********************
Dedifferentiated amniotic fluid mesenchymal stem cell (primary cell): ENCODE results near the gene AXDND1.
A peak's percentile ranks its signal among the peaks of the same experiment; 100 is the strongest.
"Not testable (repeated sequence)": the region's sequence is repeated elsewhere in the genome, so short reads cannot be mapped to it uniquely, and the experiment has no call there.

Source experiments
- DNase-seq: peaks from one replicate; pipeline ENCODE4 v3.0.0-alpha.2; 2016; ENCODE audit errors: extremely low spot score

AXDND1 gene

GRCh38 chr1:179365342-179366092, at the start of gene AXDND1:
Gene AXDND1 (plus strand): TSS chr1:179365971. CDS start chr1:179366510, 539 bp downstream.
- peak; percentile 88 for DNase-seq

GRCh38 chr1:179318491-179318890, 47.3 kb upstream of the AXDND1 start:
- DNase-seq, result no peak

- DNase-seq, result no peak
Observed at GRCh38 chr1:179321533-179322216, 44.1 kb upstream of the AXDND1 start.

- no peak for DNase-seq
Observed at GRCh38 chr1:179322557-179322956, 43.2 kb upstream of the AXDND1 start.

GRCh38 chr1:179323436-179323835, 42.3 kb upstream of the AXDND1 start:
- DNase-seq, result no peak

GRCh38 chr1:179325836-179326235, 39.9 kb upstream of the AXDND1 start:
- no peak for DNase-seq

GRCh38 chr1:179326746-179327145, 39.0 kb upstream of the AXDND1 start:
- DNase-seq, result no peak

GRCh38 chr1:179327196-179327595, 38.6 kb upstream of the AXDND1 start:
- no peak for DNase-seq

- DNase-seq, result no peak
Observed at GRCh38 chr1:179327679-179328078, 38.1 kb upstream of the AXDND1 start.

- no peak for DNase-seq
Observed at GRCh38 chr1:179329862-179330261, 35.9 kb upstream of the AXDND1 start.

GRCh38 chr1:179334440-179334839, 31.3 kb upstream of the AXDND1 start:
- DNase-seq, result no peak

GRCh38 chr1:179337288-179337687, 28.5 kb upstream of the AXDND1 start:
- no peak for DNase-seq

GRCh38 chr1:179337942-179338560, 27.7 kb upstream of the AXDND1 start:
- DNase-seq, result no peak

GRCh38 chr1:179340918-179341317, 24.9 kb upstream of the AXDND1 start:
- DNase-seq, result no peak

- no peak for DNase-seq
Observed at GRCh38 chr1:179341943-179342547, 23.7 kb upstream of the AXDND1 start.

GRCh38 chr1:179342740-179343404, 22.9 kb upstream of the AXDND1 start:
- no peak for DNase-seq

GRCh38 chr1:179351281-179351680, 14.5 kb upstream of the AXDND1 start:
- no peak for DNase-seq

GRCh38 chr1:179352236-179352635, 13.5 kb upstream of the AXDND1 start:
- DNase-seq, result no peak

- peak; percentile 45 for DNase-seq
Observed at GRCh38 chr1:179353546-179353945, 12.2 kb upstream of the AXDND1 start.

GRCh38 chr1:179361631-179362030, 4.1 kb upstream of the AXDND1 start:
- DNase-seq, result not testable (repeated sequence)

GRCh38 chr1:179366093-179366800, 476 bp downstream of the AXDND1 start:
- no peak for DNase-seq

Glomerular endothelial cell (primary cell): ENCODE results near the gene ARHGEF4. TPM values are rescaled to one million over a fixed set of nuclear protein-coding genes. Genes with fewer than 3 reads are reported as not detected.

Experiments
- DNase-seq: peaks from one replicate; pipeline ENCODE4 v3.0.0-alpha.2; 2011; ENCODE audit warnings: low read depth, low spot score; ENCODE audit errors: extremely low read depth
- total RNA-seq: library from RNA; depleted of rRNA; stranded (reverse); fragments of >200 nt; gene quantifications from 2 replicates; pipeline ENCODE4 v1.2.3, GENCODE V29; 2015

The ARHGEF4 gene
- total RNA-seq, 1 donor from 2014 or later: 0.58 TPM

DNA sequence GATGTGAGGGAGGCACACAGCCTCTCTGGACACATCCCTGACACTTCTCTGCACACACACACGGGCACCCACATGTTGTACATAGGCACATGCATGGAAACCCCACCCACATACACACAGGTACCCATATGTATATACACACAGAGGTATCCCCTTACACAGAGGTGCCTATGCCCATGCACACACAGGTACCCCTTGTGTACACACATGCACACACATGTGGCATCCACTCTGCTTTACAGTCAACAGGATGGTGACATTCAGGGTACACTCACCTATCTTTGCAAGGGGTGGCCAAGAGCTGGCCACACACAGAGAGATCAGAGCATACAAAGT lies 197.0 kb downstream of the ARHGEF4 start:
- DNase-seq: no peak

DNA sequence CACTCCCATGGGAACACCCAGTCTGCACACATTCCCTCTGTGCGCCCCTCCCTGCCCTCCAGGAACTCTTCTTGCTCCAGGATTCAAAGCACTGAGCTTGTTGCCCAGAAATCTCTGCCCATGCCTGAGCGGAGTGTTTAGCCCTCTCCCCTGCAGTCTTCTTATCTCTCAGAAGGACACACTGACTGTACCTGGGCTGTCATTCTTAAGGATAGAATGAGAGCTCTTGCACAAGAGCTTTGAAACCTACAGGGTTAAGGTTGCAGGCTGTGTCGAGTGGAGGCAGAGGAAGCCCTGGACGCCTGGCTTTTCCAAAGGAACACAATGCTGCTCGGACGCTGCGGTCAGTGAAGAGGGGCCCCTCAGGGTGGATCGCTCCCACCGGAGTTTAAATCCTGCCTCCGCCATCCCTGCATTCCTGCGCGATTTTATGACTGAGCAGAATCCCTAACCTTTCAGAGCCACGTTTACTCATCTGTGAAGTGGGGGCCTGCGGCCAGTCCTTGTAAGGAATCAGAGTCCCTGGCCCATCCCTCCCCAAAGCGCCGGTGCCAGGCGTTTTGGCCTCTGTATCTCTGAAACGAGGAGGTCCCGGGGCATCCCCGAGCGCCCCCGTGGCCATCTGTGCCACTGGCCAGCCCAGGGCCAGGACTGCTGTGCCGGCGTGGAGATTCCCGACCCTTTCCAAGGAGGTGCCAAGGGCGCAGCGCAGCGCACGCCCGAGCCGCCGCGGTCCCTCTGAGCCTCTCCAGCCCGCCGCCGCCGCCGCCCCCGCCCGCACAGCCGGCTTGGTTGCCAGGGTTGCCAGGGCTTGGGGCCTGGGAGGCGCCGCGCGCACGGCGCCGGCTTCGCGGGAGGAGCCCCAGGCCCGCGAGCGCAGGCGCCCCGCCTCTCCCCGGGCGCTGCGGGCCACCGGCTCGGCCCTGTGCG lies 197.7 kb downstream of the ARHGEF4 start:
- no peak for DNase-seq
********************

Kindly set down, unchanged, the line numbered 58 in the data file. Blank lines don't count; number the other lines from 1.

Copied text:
DNA sequence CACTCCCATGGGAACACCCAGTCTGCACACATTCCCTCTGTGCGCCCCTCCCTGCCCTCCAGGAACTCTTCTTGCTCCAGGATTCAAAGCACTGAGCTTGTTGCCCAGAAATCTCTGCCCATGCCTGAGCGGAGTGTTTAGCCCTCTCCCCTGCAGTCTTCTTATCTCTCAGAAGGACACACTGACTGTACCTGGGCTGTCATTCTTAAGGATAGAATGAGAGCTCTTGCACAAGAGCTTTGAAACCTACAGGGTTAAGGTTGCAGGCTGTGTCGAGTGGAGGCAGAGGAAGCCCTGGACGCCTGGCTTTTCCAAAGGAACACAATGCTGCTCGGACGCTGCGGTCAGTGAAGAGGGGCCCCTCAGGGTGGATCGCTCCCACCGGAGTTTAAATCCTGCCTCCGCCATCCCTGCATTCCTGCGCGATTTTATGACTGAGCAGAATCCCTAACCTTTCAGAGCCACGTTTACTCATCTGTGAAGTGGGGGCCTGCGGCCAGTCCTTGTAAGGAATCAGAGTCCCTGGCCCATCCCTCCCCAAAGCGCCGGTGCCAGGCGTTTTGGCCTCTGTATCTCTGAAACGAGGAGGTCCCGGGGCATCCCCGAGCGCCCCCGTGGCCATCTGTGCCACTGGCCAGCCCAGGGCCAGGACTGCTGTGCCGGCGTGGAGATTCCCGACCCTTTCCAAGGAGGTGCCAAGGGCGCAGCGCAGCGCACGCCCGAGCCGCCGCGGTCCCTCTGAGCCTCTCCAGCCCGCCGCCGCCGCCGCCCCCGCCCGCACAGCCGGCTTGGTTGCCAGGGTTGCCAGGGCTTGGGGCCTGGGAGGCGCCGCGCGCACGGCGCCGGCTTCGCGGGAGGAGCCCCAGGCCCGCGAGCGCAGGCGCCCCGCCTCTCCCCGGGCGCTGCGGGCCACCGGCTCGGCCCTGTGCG lies 197.7 kb downstream of the ARHGEF4 start: